Lastly, I think what truly helps is I am mindful to all within faith. And that keeps my grounded and makes sure I am helping others along my journey…So I think I’ll continue to maintain my recovery through FAITH. ~Catherine Lyon

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Flash-Back Friday and a Guest Article Re-Share of My Dear Recovery Supporter and Friend, Author Marilyn. She Shared Her Story In The NY Times …

Flash-Back Friday and a Guest Article Re-Share of My Dear Recovery Supporter and Friend, Author Marilyn. She Shared Her Story In The NY Times …

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I wanted to re-share this post, article, and my dear friend Marilyn Lancelot who has authored several books about her gambling addiction and road maintaining recovery long-term. She has been such a help and support to me since moving to Arizona 6-years ago from Southern Oregon. When I need a should to lean on or an ear to listen, Marilyn is always there when I call. It may not sound like much, but when you are maintaining recovery from a cunning disease like ours? Just a phone call means the world to me and in knowing I am not alone. I hope you find something from this post to use in your path to being and staying BET FREE . . .  ~Catherine Townsend-Lyon, Advocate

“Author and Advocate, Marilyn Lancelot, 86, said that after being a compulsive gambler for seven years, she was arrested at age 61 for embezzling $350,000 from her job and served nearly a year in prison.”

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New York Times – “Fighting Compulsive Gambling Among Women”
by:   APRIL 28, 2017.
(Photo Courtesy Deanna Alejandra Dent for The New York Times.

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Blinking lights, the clicking sound of coins, and perks like free or inexpensive food, drinks, and casino bus trips are enticing many older women to gamble.

For some people, that seductive environment can be extremely dangerous.

“Casinos are trained to make you feel welcome, while you lose your life,” said Sandra Adell, 70, a literature professor in the Department of Afro-American Studies at the University of Wisconsin-Madison, who recounted her experiences as a compulsive gambler in the book “Confessions of a Slot Machine Queen.” In an interview, Professor Adell said that advertisements aimed at older adults often show smiling people, dressed up and looking glamorous, “to create an illusion that plays to people’s weaknesses.”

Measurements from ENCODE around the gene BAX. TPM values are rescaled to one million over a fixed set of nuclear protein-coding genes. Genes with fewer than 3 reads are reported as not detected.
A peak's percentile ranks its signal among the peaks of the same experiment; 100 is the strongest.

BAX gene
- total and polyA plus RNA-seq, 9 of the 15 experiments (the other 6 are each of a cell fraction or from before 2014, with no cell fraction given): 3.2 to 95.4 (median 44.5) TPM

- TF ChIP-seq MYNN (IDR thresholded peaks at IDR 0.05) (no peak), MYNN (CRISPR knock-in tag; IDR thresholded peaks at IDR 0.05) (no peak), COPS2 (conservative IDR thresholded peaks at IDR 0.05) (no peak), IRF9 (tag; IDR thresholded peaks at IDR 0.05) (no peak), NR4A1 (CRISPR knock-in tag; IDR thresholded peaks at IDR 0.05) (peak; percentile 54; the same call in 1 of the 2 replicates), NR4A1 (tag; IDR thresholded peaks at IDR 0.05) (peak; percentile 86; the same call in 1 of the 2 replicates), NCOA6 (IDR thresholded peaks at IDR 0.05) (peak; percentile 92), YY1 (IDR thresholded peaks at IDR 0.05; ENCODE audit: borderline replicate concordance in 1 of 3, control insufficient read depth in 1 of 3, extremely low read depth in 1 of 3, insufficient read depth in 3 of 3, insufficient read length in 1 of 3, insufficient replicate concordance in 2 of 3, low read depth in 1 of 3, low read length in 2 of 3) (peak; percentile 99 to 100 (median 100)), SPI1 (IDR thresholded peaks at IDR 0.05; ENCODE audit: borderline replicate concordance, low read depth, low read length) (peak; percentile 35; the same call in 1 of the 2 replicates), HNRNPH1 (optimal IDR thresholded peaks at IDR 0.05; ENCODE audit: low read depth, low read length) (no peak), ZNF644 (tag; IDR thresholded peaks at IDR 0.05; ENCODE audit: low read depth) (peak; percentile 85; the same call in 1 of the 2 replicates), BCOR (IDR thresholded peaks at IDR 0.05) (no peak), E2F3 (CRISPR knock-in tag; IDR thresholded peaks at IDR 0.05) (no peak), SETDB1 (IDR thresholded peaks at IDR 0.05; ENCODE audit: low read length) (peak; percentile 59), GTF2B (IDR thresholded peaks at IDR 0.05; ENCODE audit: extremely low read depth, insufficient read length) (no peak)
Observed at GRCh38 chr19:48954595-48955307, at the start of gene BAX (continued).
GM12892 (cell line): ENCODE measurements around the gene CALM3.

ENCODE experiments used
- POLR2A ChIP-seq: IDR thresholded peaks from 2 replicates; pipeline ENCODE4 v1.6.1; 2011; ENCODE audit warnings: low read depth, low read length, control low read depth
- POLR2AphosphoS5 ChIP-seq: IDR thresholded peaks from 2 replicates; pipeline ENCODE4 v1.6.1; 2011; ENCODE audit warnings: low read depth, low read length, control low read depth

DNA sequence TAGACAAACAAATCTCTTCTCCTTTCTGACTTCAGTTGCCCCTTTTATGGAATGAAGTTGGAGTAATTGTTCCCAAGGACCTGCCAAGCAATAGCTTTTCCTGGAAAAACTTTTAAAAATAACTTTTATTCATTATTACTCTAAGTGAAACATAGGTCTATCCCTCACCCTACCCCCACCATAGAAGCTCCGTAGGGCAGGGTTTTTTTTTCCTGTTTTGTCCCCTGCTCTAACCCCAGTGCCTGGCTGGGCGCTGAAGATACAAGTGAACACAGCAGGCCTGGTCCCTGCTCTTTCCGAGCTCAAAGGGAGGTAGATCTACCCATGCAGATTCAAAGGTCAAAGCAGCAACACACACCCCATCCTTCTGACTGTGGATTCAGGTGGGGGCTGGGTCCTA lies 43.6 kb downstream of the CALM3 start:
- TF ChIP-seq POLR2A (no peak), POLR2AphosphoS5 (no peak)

“What the industry is doing,” she continued, “the way it markets and keeps casinos filled with elderly people, is morally reprehensible.”

Hard numbers are difficult to find, but Keith Whyte, the executive director of the National Council on Problem Gambling, said that gambling addiction among older women near or in retirement appears to be increasing in scope and severity, with a devastating impact on personal finances.

Marilyn Lancelot, 86, of Sun City, Ariz., for example, said that after being a compulsive gambler for seven years, she was arrested at age 61 for embezzling $350,000 from her job and served nearly a year in prison. “I really thought I’d win the big one deep down in my heart,” she said in an interview. “Every gambler says that.” Ms. Lancelot has described her experiences in the book “Gripped by Gambling.”

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Product Details

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Many experts say that men are often “action” gamblers, who favor blackjack and poker, while women tend to be “escape” gamblers, drawn to games based on luck, like slot machines and lottery tickets. Women often begin gambling later in life than men, sometimes after a major life event, like the death of a spouse or when they become empty nesters.

Women are less likely to develop gambling problems than men, Mr. Whyte said, but “telescoping, the rapid development of problems, is especially pronounced in senior women.” It may seem surprising to some people that women have severe gambling problems, he said. “Grandma is not seen as someone who embezzles money and is taken off to jail,” he said, yet it happens.

Many women lose significant amounts of money and jeopardize their futures. “Once they tap into retirement savings, it’s incredibly hard — if they are ever able — to rebuild those savings,” Mr. Whyte said.

Stephanie Iacopino, 63, of Toms River, N.J., who works part-time in retail sales, said that during years of compulsive gambling, she stole money from family members, friends, and clients in the travel business, and ultimately went to prison in 2010 for embezzling about $18,000 from her church.

She said she served nearly four months at the Edna Mahan Correctional Facility for Women near Clinton, N.J., followed by 22 months in New Jersey’s Intensive Supervision Program, which, the state says, is “more onerous” than traditional probation. “We don’t have a nest egg,” said Ms. Iacopino, who is married. “We live paycheck to paycheck.” But she said that while she is struggling financially, she is happy to be recovering from her addiction.

Some women have medical issues associated with gambling, Mr. Whyte said, like bladder problems aggravated by not getting up from slot machines to go to the bathroom. There is anecdotal evidence suggesting that among older people, some medications may lead to compulsive behavior, including a gambling addiction. Decreased cognitive functioning can also interfere with the ability to make sound decisions, he added.